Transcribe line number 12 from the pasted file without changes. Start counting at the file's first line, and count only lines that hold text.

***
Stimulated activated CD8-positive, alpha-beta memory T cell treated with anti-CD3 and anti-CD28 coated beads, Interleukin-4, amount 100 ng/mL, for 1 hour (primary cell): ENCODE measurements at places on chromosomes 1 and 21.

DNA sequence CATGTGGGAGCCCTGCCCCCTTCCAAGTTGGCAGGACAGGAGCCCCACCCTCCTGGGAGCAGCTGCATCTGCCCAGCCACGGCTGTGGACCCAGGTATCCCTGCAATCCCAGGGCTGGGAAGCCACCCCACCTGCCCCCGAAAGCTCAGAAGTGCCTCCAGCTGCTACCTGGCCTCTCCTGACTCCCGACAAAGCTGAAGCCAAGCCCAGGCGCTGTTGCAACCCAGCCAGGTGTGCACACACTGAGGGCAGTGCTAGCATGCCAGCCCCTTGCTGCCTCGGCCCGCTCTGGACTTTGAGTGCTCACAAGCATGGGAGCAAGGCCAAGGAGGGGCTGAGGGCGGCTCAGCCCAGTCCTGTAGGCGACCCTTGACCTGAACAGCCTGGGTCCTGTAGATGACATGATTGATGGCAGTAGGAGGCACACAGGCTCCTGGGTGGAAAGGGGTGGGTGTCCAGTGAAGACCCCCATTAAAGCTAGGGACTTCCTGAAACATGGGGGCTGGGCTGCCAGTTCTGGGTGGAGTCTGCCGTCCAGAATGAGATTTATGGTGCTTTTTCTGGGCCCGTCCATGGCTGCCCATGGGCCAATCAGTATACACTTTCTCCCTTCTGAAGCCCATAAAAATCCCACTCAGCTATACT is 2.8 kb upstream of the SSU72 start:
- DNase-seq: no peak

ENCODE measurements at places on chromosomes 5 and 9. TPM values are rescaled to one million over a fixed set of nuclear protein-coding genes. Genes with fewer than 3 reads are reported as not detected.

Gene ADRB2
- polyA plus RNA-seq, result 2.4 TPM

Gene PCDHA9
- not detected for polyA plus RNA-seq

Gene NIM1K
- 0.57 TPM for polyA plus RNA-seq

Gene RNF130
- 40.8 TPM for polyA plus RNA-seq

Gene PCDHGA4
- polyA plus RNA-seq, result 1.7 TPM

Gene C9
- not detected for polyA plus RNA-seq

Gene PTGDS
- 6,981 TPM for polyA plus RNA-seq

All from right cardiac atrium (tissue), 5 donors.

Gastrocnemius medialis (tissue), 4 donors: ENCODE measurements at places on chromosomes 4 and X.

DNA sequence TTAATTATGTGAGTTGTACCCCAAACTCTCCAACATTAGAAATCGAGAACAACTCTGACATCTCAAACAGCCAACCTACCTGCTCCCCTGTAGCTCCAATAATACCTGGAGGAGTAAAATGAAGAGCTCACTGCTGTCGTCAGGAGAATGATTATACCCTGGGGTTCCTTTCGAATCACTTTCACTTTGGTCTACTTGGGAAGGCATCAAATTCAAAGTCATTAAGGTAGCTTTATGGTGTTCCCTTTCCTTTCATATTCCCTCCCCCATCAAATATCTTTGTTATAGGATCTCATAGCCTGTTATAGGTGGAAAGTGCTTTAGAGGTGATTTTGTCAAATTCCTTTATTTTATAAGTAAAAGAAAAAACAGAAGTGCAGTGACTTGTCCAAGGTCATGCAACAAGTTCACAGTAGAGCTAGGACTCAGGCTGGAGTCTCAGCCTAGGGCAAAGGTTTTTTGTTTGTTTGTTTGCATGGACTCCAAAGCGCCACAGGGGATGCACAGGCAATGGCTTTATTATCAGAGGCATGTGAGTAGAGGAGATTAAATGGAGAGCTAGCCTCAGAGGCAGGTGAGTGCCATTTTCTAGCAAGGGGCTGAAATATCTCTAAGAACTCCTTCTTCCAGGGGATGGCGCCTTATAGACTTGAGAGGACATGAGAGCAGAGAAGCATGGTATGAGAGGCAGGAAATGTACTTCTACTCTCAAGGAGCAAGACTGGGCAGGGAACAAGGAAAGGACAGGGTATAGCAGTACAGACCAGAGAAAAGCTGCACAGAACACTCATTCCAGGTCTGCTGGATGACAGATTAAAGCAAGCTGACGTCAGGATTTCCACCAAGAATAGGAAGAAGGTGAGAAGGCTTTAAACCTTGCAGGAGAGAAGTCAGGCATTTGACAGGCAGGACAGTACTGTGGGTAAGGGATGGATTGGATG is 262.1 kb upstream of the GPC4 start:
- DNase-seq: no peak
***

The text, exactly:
- 40.8 TPM for polyA plus RNA-seq